Winn-Dixie—they remodeled this store not long ago. It’s something else. A little too fancy, if you ask me.
I’ve been shopping here since the old days. Back then, it was your average supermarket. Linoleum floors, decent beef, clinically depressed cashiers.
Today, they have deli counters that sell salmon sushi. I’d rather lick the restroom floor than eat salmon sushi.
The woman behind me in the checkout line is old. She is frail, with white hair, and big glasses. She is every American granny you’ve ever seen. I’ll bet the closest she ever came to sushi was a wild night at the Baptist clothing swap.
She is holding onto her daughter for support.
Her daughter is Hispanic—black hair, dark skin, late fifties. The two women couldn’t look more different.
They have a full cart. They have purchased all the usual supermarket fare. Chicken, tuna cans, jars of peanut butter, Duke’s mayonnaise, Colonial Bread, and enough paper towels to sink the U.S.S. Uruguay.
We make friends.
“Howdy,” is the woman’s first word to me.
“Howdy,” I say.
The old woman tells me about herself.
She adopted her Hispanic daughter when the girl was three. The toddler had been abandoned at a shopping complex. The child didn’t understand English, and she was sick with a chest infection.
“She almost died,” the old woman says. “I had to do something to help.”
The old woman met the girl at a foster facility. Some of the her church friends used to visit local foster homes to give attention to needy children.
“There were only a few of us who did that,” the old woman goes on. “We were so young. We’d hold the babies, play games, read stories, sing to’em sometimes. You know, mom stuff.”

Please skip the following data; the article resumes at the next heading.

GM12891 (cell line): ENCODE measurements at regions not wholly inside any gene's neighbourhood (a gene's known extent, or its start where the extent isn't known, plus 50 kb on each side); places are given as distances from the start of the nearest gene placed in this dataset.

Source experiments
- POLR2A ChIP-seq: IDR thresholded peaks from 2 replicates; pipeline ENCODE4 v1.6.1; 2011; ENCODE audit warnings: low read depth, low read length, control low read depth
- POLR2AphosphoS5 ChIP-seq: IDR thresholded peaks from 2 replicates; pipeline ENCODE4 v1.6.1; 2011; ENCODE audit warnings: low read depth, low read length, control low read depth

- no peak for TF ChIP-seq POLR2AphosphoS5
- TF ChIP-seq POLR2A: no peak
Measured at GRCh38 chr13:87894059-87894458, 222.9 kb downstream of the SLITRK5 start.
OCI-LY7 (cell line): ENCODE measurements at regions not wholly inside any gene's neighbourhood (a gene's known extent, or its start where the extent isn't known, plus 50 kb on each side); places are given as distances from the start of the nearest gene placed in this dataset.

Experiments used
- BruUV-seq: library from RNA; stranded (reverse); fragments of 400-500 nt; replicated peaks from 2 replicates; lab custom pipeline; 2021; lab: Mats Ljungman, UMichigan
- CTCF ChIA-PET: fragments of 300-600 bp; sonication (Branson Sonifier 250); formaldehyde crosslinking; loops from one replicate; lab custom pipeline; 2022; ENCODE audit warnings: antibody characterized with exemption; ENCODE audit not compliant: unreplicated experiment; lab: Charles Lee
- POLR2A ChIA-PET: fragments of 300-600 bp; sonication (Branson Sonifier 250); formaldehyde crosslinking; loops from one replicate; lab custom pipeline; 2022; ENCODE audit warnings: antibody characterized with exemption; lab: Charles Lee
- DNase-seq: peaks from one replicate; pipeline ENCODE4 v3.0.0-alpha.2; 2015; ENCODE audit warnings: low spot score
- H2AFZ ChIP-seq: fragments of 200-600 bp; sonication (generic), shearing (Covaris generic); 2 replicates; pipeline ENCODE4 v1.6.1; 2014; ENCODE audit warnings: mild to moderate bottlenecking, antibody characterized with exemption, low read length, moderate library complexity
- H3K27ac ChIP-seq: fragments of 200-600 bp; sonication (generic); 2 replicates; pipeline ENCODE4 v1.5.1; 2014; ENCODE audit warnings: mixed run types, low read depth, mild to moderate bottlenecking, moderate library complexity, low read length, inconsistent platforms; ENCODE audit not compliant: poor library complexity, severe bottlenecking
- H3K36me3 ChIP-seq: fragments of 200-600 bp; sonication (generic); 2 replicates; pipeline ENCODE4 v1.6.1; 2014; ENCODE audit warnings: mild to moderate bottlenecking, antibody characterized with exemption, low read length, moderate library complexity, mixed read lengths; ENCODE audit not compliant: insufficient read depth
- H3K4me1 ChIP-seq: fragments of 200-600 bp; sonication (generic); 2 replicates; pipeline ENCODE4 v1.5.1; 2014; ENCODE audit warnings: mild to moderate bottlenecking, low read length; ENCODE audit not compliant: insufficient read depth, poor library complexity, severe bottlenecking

“Kids need touching to survive,” the lady adds. “It’s been proven. Look it up.”
I’ll have to do that.
Anyway, she couldn’t put the toddler down. She held the sick girl in her arms until her elbows froze. She visited the girl several times per day to hold the child.
And as fate would have it, the child started to get better. The doctors said the affection was working like magic.
After the baby recovered the motherly attention didn’t stop. She adopted the girl and brought her home.
“People thought I’s crazy,” the old woman says. “They all told me: ‘You’re not even married, you don’t have kids, you don’t even know what you’re doing. But I told them all where they could—”
Our conversation is cut short. It’s time for Granny to pay for her grocery bill and our chit-chat is holding up the line.
Even so, Granny decides to tell the rest of her tale.
The man in line behind me gives me dirty look.
Take a number, pal.
Eventually, the woman got married. He was a kind hearted man who worked on air conditioners. He took care of his girls. He was a good father. She was a good mother.
The Hispanic woman removes a cellphone and shows me photos of the family. In the image is a man and woman with a Hispanic fourth-grade girl on their laps. They are overflowing in the happiness department.
I follow the ladies to their car and help them load a few bags.
Daughter helps Granny into the passenger seat. Granny kisses her daughter on the cheek, but isn’t ready to finish our story. Her daughter insists.
So Granny says:
“This beautiful girl made me a mother. If you write a story about us, make sure you write about how absolutely breathtaking she is.”
Her daughter shuts the door and says, “Sorry, we didn’t mean to talk your head off. My mom is a talker.”
Don’t be silly. It was the highlight of my day.
By the way, you’re breathtaking.
Nell Thomas - May 21, 2019 7:03 am
If only people would take time to listen. It could really make a difference in someone’s life. Sometime- just a “hello, how are you.?”
Bless your heart, Sean. We love you for that.